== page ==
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Fuel Polishing/Oil Polishing? #4998997
02/01/19 10:44 PM
02/01/19 10:44 PM
Joined: Oct 2013
Posts: 1,478
Georgia
DeepFriar Offline OP
DeepFriar  Offline OP

Joined: Oct 2013
Posts: 1,478
Georgia
Long term storage of diesel fuel requires the periodic polishing of the fuel to remove water, dead critters (assuming biocide use) and other contaminants. One way of accomplishing that is via a centrifuge from the likes of Alfa Laval, Mitsubishi and a few others. Some engine manufacturers, Cummins and Scania to name two, have options for centrifuges of a sort mounted right on the engines to handle the lubricating oil. Question (and I know it's pretty weak) - when used on the lubricating oil what would you think the risk would be of spinning out some additives using such an approach? The easy answer is that it must be pretty small or two respected engine manufacturers would not be using them. But I'm just looking for you guy's opinion.

Last edited by DeepFriar; 02/01/19 10:44 PM.
Re: Fuel Polishing/Oil Polishing? [Re: DeepFriar] #4999048
02/02/19 12:25 AM
02/02/19 12:25 AM
Joined: Jun 2002
Posts: 19,696
Iowegia - USA
MolaKule Offline
MolaKule  Offline

Joined: Jun 2002
Posts: 19,696
Iowegia - USA
Originally Posted by DeepFriar
...when used on the lubricating oil what would you think the risk would be of spinning out some additives using such an approach?


None.

Centrifuging is mainly for separating out solids of heaver mass such as soot.


"I can't change the direction of the wind, but I can adjust my sails to always reach my destination." Jimmy Dean
Re: Fuel Polishing/Oil Polishing? [Re: MolaKule] #4999060
02/02/19 01:16 AM
02/02/19 01:16 AM
Joined: Dec 2016
Posts: 7,750
Waco, TX
Linctex Offline
Linctex  Offline

Joined: Dec 2016
Posts: 7,750
Waco, TX
Originally Posted by MolaKule
Originally Posted by DeepFriar
...when used on the lubricating oil what would you think the risk would be of spinning out some additives using such an approach?


None.


That's the truth.

Some folks have also wondered if sub-micronic bypass oil filtration (like the Frantz) would scrub out the additives....
the answer to that is also "no".


"The evidence demands a verdict".
(Re:VOA)"it's nearly impossible to actually know the particular additives that are in there at what concentrations."
Re: Fuel Polishing/Oil Polishing? [Re: DeepFriar] #4999077
02/02/19 02:48 AM
02/02/19 02:48 AM
Joined: Dec 2002
Posts: 42,278
'Stralia
Shannow Offline
Shannow  Offline

Joined: Dec 2002
Posts: 42,278
'Stralia
Agree that it's none.

In my turbine days, the centrifuges had a water seal...the varnish, being polar was happier being in the water seal than in the bulk oil so headed that way. The centrifuge was unable to separate that component and clagged up badly.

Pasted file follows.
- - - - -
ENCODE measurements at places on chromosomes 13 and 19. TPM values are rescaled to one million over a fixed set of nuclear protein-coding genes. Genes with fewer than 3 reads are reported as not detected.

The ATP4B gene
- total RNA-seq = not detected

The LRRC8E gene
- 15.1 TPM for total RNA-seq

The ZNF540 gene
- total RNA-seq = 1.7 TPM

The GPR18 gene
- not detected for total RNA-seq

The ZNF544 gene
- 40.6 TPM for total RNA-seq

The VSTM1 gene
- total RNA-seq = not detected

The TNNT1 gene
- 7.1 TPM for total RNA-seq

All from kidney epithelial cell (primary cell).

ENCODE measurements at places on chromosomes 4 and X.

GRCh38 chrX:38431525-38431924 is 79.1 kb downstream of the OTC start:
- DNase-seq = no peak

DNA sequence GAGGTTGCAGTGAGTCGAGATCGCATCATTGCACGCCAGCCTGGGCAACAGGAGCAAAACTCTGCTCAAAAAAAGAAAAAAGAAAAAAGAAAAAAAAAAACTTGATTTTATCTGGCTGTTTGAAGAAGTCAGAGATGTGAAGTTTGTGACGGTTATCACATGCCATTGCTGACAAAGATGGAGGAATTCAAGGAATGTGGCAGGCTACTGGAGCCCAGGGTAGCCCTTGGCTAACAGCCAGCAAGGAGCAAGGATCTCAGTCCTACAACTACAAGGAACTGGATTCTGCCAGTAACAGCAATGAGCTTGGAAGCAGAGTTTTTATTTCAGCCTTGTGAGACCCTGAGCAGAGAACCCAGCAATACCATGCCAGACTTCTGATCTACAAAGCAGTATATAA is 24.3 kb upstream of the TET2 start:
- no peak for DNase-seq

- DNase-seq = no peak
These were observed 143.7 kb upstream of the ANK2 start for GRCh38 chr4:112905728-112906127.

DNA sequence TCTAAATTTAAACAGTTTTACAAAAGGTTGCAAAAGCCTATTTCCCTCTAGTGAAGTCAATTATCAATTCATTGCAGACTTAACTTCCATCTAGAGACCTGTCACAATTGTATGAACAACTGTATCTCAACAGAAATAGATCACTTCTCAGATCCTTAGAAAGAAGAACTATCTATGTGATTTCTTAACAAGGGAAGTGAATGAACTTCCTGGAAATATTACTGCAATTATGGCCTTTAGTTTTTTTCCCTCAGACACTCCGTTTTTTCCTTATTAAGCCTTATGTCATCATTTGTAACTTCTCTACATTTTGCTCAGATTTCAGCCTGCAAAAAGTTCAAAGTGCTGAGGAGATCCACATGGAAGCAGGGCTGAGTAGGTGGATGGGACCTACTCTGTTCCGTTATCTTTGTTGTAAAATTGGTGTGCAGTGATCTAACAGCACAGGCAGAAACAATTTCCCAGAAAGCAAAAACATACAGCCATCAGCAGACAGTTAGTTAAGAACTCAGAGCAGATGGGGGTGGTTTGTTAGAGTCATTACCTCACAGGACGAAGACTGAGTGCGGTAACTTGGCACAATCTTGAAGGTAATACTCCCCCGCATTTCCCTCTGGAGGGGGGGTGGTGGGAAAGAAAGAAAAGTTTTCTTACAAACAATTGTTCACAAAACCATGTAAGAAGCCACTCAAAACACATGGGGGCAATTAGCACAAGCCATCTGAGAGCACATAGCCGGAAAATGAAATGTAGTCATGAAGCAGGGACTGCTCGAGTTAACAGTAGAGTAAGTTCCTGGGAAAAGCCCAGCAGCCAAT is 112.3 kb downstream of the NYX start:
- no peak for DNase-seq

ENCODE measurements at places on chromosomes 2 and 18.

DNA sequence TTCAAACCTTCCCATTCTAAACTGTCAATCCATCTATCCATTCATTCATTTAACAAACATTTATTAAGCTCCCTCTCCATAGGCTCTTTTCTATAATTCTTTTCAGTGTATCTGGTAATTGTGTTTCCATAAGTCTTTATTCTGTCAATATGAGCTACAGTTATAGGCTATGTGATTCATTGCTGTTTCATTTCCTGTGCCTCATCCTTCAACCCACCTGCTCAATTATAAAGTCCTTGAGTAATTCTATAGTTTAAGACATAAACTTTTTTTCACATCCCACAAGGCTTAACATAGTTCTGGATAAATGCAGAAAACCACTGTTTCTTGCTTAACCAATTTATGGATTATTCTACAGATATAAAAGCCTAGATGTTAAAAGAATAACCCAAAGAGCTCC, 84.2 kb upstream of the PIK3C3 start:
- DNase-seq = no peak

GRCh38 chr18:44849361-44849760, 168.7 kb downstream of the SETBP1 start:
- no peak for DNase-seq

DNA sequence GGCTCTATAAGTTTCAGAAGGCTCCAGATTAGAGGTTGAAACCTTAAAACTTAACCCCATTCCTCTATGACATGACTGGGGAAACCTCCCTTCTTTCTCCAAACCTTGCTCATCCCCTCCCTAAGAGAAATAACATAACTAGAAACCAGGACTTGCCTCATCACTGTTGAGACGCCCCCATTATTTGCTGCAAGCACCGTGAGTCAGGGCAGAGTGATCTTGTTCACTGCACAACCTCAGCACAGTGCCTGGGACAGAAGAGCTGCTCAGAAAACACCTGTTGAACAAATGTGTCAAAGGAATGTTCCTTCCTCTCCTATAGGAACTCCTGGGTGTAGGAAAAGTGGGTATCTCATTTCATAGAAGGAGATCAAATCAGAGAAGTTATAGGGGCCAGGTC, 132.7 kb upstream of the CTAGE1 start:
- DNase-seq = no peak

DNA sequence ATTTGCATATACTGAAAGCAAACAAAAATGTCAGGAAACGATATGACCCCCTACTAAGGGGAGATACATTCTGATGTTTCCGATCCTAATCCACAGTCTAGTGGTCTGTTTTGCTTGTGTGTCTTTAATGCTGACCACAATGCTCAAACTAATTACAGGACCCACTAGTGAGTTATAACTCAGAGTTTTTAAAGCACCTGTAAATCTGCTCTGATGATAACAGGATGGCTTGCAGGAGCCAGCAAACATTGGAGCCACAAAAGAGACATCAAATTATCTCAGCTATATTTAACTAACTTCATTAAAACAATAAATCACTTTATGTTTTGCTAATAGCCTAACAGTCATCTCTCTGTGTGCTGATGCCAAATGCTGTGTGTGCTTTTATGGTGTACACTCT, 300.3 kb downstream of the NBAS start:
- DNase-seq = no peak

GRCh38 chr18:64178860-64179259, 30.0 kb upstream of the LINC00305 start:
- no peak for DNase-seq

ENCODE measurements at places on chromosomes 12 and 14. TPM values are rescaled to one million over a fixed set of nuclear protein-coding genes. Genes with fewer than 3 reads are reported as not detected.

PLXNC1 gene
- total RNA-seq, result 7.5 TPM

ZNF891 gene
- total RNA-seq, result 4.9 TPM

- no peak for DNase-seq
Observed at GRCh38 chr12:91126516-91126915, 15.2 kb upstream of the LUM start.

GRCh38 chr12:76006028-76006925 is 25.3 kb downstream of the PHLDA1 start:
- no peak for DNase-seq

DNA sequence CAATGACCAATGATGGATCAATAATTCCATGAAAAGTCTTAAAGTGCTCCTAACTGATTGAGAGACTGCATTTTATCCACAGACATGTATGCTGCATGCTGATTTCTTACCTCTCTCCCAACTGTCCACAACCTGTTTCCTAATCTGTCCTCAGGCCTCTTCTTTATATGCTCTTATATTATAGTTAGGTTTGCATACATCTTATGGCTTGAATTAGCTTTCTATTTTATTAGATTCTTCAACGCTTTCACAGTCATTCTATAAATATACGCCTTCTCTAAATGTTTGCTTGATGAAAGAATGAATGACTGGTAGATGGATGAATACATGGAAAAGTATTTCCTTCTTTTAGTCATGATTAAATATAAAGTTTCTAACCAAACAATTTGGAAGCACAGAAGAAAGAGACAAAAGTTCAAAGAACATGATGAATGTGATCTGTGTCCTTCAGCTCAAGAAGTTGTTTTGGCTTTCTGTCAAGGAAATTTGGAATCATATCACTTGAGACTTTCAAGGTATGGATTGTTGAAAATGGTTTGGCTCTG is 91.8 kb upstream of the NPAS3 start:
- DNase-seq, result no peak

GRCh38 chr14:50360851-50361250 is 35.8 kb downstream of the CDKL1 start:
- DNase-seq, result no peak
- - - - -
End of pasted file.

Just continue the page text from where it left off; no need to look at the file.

The Dunning Kruger effect is real.
The Galileo Fallacy is real.
Roll them into one neat package and crackmeup crackmeup crackmeup
Re: Fuel Polishing/Oil Polishing? [Re: DeepFriar] #4999287
02/02/19 10:01 AM
02/02/19 10:01 AM
Joined: Oct 2013
Posts: 1,478
Georgia
DeepFriar Offline OP
DeepFriar  Offline OP

Joined: Oct 2013
Posts: 1,478
Georgia
Thanks very much guys for responding to such an elementary question. I'm actually "designing" a 2500 gallon diesel fuel "system" for 2-5 year storage at a remote vacation lodge compound location. While a use schedule would be generated to roll over the quantity in a two year period I'm just looking at the possibility that it won't be and looking at the extremes. The property is mountainous and below adjacent ridgelines so solar is not under consideration at this time. It's offgrid by about a mile and a half as the crow-does-not-fly and for which the power/utilities guys will gleefully charge me $15 A FOOT to bring in utilities. There will be two John Deere 4045 powered three-phase generators of about 40-45 Kw each. There may have to be a load bank because infrequent, variable (mostly lightly loaded) use may cause wet stacking. Obviously efficiency will suffer, I know. That is one of the reasons why I was considering filtration methods for lubrication also. initial running in, cold starts, light loads, high(er) wear. The other potential problem is settling out of additive, if that's a real thing as in oil bottles, so how much "agitation" may be needed over, say, three month, maybe longer, periods of inactivity? That "settling out" was what got me wondering about the possible slinging out of those additives in a centrifuge. Glad to hear it's not a significant worry and thank you again for helping out the dangerous, uneducated boy engineer inside me. 😁

Larry

Re: Fuel Polishing/Oil Polishing? [Re: DeepFriar] #4999308
02/02/19 10:12 AM
02/02/19 10:12 AM
Joined: Oct 2013
Posts: 1,478
Georgia
DeepFriar Offline OP
DeepFriar  Offline OP

Joined: Oct 2013
Posts: 1,478
Georgia